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From Computers to Surbahar - 2004-07-16

Shubha Sankaran, a small, dark-haired woman, sits on a low stool before a rapt audience, cradling a very large stringed instrument. She is one of only a handful of concert artists in the world –- and the only woman -- specializing exclusively in the surbahar, a super-sized version of the more familiar sitar.

“The overall construction is very much like the sitar in terms of having a very long neck and a gourd on which you place your hand and play. The whole instrument is about five feet long. It has a set of seven strings, and then you have about 12 sympathetic strings below that basically vibrate to the melody and the notes that you play on the main strings. The surbahar has a low voice, very much like the cello, very introspective, meditative, with more depth.”

Shubha Sankaran says she fell in love with the sound of the surbahar the first time she heard it played by her sitar teacher in Calcutta. She asked to learn to play it, but her teacher wouldn’t hear of it.

“He looked at me and he said, ‘Girls can’t play the surbahar’. Because it is a large instrument, you’ve got to be big enough to be able to handle the instrument physically, and his feeling was women were not equipped to do that. So I studied with him for 13 years on the sitar, then when I immigrated to this country I ordered a surbahar and came with the surbahar, with the idea that I would start working on the instrument and playing on it.”

Her primary reason for coming to the United States was not to play the surbahar, however, but to find a job. Ms. Sankaran had wanted to devote herself to music, but her mother convinced her that first she needed to become financially independent. So she studied mathematics, and after getting her degree, worked for several years as a computer programmer in India.

“I was looking for another job, and I had difficulty in changing jobs. I came to America to visit my sister, and I went to this exhibition in Boston called 'Computermania'. When I came back, my sister said I had a whole bunch of job offers. And I couldn’t believe it, in India I was trying to change jobs and couldn’t find one, and here… So I decided to apply for an immigration visa since my sister could sponsor me. I thought I would come here, and save up as much as I could, enough for me to go back to India and be financially independent to do my music.”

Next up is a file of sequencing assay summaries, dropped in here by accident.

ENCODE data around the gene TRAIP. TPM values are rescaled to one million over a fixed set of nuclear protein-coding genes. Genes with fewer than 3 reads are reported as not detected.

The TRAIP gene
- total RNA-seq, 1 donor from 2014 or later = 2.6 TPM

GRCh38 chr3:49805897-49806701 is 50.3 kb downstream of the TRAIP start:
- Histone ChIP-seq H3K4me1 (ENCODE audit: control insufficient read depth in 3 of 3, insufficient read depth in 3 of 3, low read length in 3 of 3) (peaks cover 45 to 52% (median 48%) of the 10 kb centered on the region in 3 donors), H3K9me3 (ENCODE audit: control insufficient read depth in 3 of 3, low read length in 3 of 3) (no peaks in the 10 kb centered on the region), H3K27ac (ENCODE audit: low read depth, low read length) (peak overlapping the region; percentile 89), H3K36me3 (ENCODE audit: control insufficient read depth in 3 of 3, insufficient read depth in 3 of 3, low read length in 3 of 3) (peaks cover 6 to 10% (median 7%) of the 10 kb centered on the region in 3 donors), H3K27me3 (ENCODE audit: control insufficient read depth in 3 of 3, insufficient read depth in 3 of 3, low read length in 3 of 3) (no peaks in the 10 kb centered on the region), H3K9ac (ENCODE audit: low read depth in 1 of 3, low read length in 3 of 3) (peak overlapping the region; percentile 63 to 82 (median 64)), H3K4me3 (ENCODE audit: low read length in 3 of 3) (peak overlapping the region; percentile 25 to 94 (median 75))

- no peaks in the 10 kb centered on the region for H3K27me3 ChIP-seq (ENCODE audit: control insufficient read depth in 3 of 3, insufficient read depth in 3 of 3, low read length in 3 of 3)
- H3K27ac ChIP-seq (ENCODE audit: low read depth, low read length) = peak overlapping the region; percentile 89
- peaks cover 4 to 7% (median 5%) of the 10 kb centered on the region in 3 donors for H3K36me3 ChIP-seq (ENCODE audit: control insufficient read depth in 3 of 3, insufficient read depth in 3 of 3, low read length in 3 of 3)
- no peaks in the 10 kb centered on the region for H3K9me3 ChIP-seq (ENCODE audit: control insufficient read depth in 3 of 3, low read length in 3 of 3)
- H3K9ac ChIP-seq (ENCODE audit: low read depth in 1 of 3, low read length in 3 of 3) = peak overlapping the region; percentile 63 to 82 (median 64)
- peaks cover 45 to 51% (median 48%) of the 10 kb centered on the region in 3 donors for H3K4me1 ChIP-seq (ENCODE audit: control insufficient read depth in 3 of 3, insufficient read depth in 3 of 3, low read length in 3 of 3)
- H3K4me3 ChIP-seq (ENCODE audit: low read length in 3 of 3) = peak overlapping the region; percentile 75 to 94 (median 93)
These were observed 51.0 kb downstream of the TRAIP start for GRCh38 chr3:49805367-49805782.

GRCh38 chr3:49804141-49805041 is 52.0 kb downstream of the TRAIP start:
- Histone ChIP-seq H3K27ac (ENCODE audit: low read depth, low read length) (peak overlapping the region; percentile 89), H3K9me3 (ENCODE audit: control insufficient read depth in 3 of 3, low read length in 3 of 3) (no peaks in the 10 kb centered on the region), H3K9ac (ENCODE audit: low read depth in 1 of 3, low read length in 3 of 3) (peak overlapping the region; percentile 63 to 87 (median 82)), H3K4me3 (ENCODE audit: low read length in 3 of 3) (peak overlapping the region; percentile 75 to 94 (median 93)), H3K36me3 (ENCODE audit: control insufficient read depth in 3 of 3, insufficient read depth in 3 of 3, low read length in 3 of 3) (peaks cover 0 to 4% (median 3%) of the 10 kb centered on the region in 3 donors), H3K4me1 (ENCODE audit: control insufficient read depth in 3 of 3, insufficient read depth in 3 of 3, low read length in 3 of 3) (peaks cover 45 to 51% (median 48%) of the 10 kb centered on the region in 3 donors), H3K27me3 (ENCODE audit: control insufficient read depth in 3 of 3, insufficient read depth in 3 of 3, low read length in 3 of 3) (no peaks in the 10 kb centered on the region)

While she came to the United States to make money, the reason she stayed was much more romantic. She fell in love.

“Around the time when I had made enough money to go back I met my husband, I met Brian. He’s also a musician. It was perfect, because he was very supportive of my musical needs, so I decided I could probably fulfill my dreams in this country better. And in fact it was much better, because I felt more empowered to work on the surbahar on my own and develop my own techniques, whereas if I had done it in India I might have felt bound by tradition to follow certain steps. Here I felt creative enough to develop on my own.”

Ms. Sankaran devotes 5 to 6 hours each day to practicing the surbahar. She also teaches and composes. In the last ten years she has performed widely in India, Pakistan, Latin America, Europe and, of course, in the United States, often in tandem with her husband, Brian Q. Silver, a sitarist (and chief of Voice of America’s Urdu Service). She says the classical music of India appeals to American audiences.

“It’s interesting, because I find that the audience in this country seems to be more receptive to the sound of surbahar than in India. In India they’re going in the reverse direction, where they want everything to be very fast, very flashy, etcetera, whereas in this country people are going the other way, I think because they’ve already done all that, and now they want to be more introspective and slow down, and meditation is in. It has a lot to do with, you know, the surge of yoga, all that. People are really looking into it, because everybody’s stressed out by the kind of lives we lead.”

Shubha Sankaran has lived in the United States since 1979, and visits India almost every year. She feels that for her, this is the perfect arrangement.

“Actually, when I came to this country I felt like I had come home. And the reason for it is, I always felt that I was going against the grain in India. Anything that I wanted to do, it was always… People are very critical of anything you want to do which is individualistic or a little different from anybody else. Everybody follows a certain pattern, and I certainly didn’t follow that, and so I always found myself, you know, feeling a sense of friction. Whereas coming to this country I felt, well, I can be whoever I want to be. So I felt extremely comfortable here.”

While the petite musician usually dresses in delicate shalwar kameezes or - for performances - in caftans of her own design, in her free time she changes to sweat pants and works out by lifting weights. Shubha Sankaran says she does that to maintain her physical strength, and to continue to belie her teacher’s statement of long ago, that women don’t have what it takes to play the surbahar.

(The sound of Hindustani music played on the surbahar)